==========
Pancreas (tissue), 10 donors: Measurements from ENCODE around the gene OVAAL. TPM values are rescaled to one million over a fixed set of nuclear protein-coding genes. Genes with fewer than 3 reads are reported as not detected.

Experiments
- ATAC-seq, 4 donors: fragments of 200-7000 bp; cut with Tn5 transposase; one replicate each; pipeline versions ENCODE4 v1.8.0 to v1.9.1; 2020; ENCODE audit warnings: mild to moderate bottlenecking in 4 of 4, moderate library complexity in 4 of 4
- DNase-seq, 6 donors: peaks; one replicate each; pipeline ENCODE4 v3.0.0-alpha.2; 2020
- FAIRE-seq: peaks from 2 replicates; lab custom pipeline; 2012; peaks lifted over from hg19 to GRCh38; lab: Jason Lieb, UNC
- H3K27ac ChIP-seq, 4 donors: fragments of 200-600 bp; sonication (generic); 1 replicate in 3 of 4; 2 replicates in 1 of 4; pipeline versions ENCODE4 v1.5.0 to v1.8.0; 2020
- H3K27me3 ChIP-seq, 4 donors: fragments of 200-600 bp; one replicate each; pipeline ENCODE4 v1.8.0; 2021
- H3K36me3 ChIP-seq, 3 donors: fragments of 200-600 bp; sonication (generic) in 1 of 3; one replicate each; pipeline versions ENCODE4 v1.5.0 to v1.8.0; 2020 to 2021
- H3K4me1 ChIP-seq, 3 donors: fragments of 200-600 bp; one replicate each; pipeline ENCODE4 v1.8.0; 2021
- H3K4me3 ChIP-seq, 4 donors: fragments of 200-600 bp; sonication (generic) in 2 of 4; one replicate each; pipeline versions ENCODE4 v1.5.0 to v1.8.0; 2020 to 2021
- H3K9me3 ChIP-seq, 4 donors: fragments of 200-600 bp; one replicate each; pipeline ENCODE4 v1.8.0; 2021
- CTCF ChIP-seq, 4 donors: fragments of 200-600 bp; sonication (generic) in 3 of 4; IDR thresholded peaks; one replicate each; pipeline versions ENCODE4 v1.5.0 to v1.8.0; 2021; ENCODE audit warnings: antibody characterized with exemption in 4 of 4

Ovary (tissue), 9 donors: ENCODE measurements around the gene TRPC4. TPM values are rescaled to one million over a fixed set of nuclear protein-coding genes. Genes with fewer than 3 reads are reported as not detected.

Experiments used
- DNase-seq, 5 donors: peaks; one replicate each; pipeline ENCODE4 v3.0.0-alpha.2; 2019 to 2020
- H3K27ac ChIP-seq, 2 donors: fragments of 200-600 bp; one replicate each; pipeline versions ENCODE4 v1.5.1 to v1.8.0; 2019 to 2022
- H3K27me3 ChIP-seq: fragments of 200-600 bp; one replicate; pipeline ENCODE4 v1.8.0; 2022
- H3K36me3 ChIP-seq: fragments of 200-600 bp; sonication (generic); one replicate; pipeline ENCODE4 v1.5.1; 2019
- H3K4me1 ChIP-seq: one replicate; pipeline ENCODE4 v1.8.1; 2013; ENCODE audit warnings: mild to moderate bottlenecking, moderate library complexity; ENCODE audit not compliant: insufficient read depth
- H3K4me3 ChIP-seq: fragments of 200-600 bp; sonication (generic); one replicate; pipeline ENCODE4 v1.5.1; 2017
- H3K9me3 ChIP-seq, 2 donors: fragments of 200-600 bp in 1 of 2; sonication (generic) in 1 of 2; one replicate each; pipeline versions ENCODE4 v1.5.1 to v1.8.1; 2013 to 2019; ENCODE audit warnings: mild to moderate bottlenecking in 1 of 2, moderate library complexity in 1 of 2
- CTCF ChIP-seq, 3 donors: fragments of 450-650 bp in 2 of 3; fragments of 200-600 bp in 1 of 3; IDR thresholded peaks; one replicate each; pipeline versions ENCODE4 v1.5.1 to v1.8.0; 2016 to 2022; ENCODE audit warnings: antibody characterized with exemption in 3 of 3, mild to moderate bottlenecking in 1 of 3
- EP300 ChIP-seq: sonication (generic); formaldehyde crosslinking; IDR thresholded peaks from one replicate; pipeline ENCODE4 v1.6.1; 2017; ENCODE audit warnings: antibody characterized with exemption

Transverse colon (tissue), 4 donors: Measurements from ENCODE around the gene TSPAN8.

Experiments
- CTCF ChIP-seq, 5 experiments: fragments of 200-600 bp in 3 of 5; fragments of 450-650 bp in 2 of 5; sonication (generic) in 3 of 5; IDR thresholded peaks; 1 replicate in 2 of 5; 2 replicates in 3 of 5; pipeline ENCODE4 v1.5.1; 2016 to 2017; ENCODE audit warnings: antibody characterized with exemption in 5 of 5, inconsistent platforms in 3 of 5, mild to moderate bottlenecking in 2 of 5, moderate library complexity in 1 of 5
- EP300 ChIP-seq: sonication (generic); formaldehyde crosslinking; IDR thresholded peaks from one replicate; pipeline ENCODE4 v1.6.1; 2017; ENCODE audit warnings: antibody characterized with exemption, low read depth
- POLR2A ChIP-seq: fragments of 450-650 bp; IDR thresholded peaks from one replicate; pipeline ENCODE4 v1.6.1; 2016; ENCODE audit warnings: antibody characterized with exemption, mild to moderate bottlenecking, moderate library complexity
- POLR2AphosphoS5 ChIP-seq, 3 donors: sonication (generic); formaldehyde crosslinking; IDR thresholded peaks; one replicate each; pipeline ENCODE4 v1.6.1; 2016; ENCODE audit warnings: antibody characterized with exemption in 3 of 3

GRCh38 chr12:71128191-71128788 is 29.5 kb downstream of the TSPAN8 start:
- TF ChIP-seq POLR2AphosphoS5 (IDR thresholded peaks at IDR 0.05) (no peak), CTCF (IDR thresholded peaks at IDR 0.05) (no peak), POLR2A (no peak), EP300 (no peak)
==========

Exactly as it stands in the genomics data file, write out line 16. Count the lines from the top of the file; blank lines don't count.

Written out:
- H3K27ac ChIP-seq, 2 donors: fragments of 200-600 bp; one replicate each; pipeline versions ENCODE4 v1.5.1 to v1.8.0; 2019 to 2022